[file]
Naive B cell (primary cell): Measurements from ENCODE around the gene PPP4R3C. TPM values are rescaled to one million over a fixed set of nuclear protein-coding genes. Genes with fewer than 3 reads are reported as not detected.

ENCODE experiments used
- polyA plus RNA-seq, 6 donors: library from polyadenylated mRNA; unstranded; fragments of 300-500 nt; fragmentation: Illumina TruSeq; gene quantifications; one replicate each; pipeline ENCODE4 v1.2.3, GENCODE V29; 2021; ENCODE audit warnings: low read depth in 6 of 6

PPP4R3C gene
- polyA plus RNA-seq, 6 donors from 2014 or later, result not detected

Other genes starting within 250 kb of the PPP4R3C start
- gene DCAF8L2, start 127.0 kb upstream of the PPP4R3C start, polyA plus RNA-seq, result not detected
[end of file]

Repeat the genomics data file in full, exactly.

Naive B cell (primary cell): Measurements from ENCODE around the gene PPP4R3C. TPM values are rescaled to one million over a fixed set of nuclear protein-coding genes. Genes with fewer than 3 reads are reported as not detected.

ENCODE experiments used
- polyA plus RNA-seq, 6 donors: library from polyadenylated mRNA; unstranded; fragments of 300-500 nt; fragmentation: Illumina TruSeq; gene quantifications; one replicate each; pipeline ENCODE4 v1.2.3, GENCODE V29; 2021; ENCODE audit warnings: low read depth in 6 of 6

PPP4R3C gene
- polyA plus RNA-seq, 6 donors from 2014 or later, result not detected

Other genes starting within 250 kb of the PPP4R3C start
- gene DCAF8L2, start 127.0 kb upstream of the PPP4R3C start, polyA plus RNA-seq, result not detected